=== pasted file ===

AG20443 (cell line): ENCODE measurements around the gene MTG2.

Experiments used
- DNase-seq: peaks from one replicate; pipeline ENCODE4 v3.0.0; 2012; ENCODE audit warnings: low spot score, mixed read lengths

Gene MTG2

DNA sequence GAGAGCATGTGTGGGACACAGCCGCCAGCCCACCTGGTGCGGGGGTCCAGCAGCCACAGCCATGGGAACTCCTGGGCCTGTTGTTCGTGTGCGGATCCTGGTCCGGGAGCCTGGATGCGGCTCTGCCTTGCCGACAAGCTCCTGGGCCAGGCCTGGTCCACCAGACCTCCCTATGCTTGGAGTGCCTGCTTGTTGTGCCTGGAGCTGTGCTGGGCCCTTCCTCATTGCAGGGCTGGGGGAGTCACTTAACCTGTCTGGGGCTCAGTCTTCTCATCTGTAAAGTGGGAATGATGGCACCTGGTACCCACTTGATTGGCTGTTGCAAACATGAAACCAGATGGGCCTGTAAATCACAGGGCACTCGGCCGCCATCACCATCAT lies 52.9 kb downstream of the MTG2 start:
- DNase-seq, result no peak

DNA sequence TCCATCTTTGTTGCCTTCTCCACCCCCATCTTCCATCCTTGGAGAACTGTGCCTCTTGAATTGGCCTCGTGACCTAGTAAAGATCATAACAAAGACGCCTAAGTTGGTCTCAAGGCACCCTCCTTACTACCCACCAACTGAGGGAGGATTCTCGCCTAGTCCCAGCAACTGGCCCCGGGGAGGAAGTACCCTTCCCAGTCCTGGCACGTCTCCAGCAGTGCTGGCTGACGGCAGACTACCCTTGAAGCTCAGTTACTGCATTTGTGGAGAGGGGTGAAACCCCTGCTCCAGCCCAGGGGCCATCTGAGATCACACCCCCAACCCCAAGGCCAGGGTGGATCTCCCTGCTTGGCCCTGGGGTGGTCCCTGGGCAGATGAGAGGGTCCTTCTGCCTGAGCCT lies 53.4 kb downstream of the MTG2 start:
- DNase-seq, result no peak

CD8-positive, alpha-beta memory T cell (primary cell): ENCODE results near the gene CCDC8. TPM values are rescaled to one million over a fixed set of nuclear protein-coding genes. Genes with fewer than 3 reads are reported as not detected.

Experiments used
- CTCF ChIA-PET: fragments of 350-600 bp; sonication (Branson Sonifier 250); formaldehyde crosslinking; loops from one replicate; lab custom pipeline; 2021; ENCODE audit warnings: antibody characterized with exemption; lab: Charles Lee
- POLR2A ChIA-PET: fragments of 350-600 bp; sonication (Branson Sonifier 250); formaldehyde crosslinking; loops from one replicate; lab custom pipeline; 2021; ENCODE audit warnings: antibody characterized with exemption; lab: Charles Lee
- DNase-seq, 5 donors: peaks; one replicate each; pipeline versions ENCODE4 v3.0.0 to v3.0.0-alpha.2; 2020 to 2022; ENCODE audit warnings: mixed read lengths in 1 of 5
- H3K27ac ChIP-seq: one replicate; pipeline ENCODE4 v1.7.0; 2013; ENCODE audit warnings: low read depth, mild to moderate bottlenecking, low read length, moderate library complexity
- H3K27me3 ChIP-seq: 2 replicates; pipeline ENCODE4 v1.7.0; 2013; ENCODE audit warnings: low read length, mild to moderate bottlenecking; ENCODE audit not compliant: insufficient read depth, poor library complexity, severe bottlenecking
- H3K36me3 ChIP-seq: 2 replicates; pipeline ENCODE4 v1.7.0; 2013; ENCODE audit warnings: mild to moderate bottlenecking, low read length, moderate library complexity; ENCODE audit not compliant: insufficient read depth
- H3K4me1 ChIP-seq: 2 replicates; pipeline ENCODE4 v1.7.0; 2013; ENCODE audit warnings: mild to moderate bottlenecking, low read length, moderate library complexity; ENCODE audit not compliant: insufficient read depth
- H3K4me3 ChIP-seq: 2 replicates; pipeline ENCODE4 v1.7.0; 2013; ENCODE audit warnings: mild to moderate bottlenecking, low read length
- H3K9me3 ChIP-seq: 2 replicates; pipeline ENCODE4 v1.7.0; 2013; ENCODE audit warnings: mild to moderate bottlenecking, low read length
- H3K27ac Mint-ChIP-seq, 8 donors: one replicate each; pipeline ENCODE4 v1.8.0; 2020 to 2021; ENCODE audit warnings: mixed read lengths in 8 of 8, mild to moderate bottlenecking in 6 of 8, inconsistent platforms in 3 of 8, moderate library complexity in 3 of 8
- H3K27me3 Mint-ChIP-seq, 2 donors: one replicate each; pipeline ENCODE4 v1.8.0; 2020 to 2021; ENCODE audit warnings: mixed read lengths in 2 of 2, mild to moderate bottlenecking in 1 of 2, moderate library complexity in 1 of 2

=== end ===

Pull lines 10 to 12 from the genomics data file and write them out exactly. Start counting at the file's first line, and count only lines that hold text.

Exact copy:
Experiments used
- CTCF ChIA-PET: fragments of 350-600 bp; sonication (Branson Sonifier 250); formaldehyde crosslinking; loops from one replicate; lab custom pipeline; 2021; ENCODE audit warnings: antibody characterized with exemption; lab: Charles Lee
- POLR2A ChIA-PET: fragments of 350-600 bp; sonication (Branson Sonifier 250); formaldehyde crosslinking; loops from one replicate; lab custom pipeline; 2021; ENCODE audit warnings: antibody characterized with exemption; lab: Charles Lee